The flag of Saudi Arabia flies over The Mall in London today as a major state visit by the Saudi dynasty begins. The Mall, which leads up to Buckingham Palace, is carrying a flag that declares: "There is no god but Allah, and Muhammad is his Messenger".
The freedom that Britain rightly affords to Muslims to profess their faith is not given to other faith traditions by the Saudi authorities. In recent years the US Commission on International Religious Freedom has heavily criticised the treatment of Christians and other believers in the 'desert kingdom'.
The Independent newspaper (which lazily and underhandedly reprinted a Foreign and Commonwealth Office briefing two weeks ago) won't have renewed any friendships at the FCO with its coverage today of the Saudi visit.
These are the highlights from a page one comment piece by Johann Hari:
- A quotation from Amnesty International: "Fear and secrecy permeate every aspect of life. Every day the most fundamental human rights of people in Saudi Arabia are being violated."
- Neither Gordon Brown nor David Cameron will commit to even mention human rights abuses in Saudi Arabia when they meet King Abdullah al-Saud.
- King Abdullah al-Saud "will ride in a golden carriage with the Queen, and be guest of honour at a Buckingham Palace banquet. It is the start of a three-day state visit, funded by the British taxpayer."
- "While King Abdullah is cheered by our political leaders, many of his victims will be protesting outside. Sandy Mitchell, 52, went to Saudi Arabia to work as an anaesthetic technician at a hospital in Riyadh more than a decade ago – and got a rare outsider's glimpse into how the king maintains his power. He explains: "One day in 2000 I was getting out of my car at the hospital when I was pounced on. I was battered to the ground, a hood was put over my head, and they manacled my hands and feet. I thought – I'm being kidnapped." He woke up in the Madhethe interrogation centre, where the Saudi police demanded he confess to being a British spy ordered to plant bombs in the country. He told then the bombs were obviously the work of Saudi Islamists – a view now accepted to be true – so they hung him upside down and began to beat his feet and buttocks with an axe handle for eight days. All the while, he could hear his friend Bill Sampson being gang-raped in the next room."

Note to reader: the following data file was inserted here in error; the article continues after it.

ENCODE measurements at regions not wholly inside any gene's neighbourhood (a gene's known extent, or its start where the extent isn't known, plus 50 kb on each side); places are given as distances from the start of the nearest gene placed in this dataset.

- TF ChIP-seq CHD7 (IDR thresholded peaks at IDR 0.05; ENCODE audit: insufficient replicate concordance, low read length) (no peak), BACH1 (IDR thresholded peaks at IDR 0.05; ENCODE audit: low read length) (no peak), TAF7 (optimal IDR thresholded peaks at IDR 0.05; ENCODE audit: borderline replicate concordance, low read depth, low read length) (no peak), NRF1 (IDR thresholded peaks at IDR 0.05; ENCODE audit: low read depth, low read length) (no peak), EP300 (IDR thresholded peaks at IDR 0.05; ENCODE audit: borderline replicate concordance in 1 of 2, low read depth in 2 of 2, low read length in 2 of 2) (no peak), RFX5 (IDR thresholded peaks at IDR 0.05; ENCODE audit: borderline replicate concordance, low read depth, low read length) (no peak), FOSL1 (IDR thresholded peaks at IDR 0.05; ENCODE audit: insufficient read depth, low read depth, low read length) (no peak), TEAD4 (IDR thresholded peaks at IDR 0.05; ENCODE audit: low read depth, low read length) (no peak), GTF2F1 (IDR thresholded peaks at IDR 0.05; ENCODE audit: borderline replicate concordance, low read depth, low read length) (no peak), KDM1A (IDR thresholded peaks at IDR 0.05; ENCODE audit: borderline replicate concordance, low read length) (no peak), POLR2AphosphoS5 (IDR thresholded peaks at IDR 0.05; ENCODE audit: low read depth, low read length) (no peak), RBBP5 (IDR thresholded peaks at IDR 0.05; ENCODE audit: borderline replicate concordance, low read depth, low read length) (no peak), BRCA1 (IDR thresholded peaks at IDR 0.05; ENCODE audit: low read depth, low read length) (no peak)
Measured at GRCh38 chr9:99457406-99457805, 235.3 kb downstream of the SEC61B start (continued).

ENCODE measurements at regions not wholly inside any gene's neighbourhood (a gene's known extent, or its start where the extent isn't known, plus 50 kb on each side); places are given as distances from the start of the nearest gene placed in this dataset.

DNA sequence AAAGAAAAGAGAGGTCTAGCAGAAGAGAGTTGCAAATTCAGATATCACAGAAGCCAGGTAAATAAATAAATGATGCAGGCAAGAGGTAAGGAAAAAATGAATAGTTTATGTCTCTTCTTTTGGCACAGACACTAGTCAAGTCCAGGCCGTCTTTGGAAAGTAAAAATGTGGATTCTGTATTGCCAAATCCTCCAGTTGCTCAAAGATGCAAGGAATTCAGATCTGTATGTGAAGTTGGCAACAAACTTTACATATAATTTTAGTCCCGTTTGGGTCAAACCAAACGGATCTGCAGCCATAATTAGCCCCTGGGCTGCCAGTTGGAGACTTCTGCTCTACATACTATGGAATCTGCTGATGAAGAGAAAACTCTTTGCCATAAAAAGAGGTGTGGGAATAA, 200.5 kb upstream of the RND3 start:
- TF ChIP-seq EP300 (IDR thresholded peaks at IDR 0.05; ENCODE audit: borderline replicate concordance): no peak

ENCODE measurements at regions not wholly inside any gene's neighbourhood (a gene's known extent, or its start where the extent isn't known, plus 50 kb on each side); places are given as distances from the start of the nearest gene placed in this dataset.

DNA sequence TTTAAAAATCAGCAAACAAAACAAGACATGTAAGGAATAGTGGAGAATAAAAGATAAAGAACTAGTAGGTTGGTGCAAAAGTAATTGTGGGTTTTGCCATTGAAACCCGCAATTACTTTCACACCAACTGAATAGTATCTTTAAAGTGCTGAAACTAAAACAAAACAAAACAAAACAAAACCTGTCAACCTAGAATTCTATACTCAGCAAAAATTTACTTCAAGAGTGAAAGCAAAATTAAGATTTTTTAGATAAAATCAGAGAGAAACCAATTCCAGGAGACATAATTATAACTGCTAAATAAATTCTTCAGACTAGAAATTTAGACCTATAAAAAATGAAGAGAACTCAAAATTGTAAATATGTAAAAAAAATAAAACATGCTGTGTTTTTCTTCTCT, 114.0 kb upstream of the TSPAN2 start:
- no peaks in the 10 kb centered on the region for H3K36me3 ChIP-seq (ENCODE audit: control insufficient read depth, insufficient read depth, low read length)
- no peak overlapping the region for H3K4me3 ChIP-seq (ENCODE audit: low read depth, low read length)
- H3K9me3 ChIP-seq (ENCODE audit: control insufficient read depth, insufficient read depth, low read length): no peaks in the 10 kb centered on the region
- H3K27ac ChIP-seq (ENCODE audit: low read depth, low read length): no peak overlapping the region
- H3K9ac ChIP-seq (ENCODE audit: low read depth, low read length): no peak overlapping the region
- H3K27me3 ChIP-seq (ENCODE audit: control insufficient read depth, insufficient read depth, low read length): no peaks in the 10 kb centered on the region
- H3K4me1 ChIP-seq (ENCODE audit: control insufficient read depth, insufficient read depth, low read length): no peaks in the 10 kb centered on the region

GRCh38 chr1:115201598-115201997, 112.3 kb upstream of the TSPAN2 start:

- Saudi women are "banned from driving, from leaving the house without a male guardian, even in a medical emergency, or from holding a passport."
- "As the dissident ex-CIA agent Robert Baer says: "Never forget that it is the al-Saud who sign the cheques for these extreme mosque schools all over the world. It's hush money to divert Muslims' attention from the [activities of] the al-Saud [royal family]." The Saudi dictatorship is slowly poisoning global Islam, ensuring the most austere and fanatical desert vision liquidates the softer, more mystical strands – and we are already seeing this backfire on to the streets of London and New York."
Protesting at the suppression of women, suffocation of religious freedom, suspected corruption as evidenced by the aborted BAe probe and for its subsidy of extremist Muslim ideologies, Vince Cable, the acting LibDem leader is boycotting the Buckingham Palace banquet. Also in The Independent, Cable writes:
"A cynic would argue that the institution of the British state visit has been hopelessly devalued. Past invitations to such appalling characters as President Mobutu of Congo and President Ceausescu of Romania reduced its value. I had hoped that Gordon Brown's government would have higher standards. It seems not."
This morning the Saudi monarch spoke to the BBC and accused the British Government of failing to do enough on terrorism. This from a nation which is a leading funder of Wahhabism. He repeated a claim that Saudi Arabia had passed intelligence to Britain before 7/7 that might have averted the London bombings. A parliamentary investigation has already repudiated that claim.
A leader in The Independent concludes with these words:
"Domestic discontent is rife. And history teaches us that dissent cannot be suppressed forever. The apparent inability of the Saudi regime to tolerate even minimal reform indicates that the final reckoning, when it comes, could be bloody. Britain is not only honouring a corrupt and oppressive regime this week. It could be honouring a doomed one."
Coming on top of yesterday's news that up to sixty Iranian students are attending courses at UK universities on nuclear physics and other "proliferation sensitive" subjects, one has to wonder at Britain's seriousness about combating future threats to its security.